From cancer to hepatitis, liver problems in dogs and cats can develop in a variety of forms, sometimes taking years to present themselves fully.
While a diagnosis of liver disease is news no pet parent wants to hear, feeding a natural, whole food diet can act as an incredible support to the liver, improving your pet’s health and wellbeing.
Balanced meals can play an important role in preventing and combatting future risks, helping to protect and detoxify this phenomenal organ. For advice please get in touch
What causes liver problems in dogs & cats?
The liver is a highly complex, specialised organ, and is responsible for performing multiple essential functions in your pet’s body. One of its main jobs is to process everything that’s offered to the gut through a mechanism called ‘first pass’, handling every single particle that enters your pet’s mouth – amazing, right?
This clever organ carries out many more key duties, though. These include:
• Filtering and detoxifying the blood • Metabolising fat and carbohydrate • Storing vitamins, fat, and trace elements • Generating vital blood clotting proteins • Producing bile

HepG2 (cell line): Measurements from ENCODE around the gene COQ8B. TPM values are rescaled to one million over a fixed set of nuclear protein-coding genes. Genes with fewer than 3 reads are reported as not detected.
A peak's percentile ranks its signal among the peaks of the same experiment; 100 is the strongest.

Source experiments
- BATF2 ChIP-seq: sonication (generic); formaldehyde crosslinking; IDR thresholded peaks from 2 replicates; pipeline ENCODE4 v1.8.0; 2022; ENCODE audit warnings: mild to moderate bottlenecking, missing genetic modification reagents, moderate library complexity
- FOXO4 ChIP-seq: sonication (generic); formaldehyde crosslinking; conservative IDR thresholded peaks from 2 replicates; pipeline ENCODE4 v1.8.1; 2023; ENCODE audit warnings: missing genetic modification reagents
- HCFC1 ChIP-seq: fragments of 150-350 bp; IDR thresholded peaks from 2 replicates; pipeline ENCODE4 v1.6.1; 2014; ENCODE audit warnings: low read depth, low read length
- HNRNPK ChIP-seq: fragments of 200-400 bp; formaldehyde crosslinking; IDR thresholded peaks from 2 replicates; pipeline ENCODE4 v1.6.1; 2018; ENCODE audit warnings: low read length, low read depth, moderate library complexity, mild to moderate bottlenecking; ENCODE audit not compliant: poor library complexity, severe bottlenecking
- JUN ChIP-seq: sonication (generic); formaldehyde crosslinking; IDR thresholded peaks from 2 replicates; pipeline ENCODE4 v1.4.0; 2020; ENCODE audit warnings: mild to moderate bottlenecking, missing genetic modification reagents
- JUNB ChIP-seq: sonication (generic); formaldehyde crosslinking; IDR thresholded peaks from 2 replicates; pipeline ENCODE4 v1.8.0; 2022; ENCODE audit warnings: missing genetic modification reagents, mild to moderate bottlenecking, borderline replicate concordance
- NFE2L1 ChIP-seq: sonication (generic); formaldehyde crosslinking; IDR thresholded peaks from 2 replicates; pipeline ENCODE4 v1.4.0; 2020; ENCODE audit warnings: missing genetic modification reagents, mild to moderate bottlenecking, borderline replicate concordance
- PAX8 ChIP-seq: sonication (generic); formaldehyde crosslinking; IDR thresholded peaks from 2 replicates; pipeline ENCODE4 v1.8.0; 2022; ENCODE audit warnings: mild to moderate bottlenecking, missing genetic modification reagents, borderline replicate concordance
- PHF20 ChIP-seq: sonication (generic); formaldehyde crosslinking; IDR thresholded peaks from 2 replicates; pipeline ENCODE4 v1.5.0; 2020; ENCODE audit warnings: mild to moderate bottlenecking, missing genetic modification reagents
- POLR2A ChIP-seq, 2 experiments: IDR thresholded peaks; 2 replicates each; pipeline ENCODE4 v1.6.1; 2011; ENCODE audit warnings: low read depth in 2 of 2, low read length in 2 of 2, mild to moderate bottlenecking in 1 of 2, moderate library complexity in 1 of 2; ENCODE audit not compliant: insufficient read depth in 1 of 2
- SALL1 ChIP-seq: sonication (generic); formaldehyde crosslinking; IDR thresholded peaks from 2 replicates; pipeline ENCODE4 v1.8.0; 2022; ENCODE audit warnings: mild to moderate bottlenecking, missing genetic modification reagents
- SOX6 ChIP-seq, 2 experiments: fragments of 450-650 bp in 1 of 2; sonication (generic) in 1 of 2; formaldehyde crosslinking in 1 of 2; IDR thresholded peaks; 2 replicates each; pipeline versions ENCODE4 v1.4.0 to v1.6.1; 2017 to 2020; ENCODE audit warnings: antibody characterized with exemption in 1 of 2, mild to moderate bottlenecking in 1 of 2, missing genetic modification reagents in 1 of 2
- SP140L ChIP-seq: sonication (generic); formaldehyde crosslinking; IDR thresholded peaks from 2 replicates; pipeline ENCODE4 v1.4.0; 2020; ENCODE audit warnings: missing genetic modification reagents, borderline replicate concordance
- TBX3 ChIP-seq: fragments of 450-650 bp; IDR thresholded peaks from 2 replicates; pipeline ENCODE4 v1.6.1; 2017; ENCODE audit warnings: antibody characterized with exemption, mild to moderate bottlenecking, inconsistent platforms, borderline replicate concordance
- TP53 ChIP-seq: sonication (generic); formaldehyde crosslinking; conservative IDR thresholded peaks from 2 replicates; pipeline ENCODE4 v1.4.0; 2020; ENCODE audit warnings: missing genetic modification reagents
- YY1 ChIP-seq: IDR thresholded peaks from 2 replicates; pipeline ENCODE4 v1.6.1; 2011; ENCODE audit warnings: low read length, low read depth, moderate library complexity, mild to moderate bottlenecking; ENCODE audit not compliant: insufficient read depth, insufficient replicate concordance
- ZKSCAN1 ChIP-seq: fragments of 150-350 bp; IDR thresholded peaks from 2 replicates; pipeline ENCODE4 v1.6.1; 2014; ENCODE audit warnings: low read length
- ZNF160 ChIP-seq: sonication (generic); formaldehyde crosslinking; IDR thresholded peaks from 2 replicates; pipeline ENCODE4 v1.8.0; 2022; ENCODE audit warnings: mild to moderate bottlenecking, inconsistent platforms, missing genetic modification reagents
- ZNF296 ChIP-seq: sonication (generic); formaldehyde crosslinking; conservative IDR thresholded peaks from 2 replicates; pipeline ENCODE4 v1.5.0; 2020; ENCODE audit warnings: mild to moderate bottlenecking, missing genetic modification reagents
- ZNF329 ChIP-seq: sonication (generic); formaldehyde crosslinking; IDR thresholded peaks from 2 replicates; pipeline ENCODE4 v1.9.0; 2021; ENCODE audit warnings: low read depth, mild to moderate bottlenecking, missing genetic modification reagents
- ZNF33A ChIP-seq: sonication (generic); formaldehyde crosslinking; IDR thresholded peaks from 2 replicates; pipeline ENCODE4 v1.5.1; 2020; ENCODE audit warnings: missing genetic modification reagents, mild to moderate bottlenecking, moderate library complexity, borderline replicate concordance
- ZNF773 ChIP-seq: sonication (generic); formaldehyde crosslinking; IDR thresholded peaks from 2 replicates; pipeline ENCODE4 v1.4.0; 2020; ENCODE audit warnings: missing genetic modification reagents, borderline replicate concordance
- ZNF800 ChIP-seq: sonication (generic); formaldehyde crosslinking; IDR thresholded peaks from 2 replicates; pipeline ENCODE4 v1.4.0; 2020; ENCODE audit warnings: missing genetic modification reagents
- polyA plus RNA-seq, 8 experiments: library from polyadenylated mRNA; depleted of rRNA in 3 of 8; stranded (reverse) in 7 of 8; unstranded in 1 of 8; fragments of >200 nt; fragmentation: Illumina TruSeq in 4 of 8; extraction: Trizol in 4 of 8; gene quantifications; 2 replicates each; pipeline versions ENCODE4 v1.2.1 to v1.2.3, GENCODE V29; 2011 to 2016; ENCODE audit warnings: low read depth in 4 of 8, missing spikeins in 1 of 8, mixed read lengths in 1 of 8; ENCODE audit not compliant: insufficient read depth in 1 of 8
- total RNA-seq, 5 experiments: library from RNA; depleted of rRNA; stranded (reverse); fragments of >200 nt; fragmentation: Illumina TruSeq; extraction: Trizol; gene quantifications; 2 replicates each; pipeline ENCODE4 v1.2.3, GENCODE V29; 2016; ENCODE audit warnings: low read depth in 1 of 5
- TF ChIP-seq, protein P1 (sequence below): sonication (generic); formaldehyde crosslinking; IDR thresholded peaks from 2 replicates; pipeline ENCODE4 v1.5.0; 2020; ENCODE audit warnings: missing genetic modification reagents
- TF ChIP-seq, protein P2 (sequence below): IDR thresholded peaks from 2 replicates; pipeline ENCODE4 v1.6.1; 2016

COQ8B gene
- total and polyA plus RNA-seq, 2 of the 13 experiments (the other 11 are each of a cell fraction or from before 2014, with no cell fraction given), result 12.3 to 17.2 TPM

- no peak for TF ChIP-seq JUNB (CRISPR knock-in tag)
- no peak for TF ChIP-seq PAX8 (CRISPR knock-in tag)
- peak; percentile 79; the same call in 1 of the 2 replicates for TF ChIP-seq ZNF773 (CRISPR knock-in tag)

Along with genetics, the following factors can contribute to the development of liver problems in dogs and cats: diet, physical trauma, medication, copper toxicity, viral infection, and endocrine disease.
Symptoms of liver problems in dogs & cats
• Lethargy Diarrhoea • Weight loss • Excessive thirst and more frequent urination • Dehydration • Vomiting • Swollen abdomen • Jaundice • Blood in stools or urine • Disorientation
If you’re concerned your pet may be suffering from liver problems, it’s always best to consult your vet as a first step.
Supporting the liver with a whole food diet
The impact that diet can have on liver health makes sense: the liver is the first port of call for nutrients coming from the digestive system via the bloodstream.
Poor-quality processed pet food often contains ingredients such as maize and corn, which are not biologically appropriate for the feline or canine species. Additionally, a diet featuring toxins such as artificial colours and preservatives gives the liver extra work detoxifying the blood – not ideal when combatting liver problems in dogs or cats.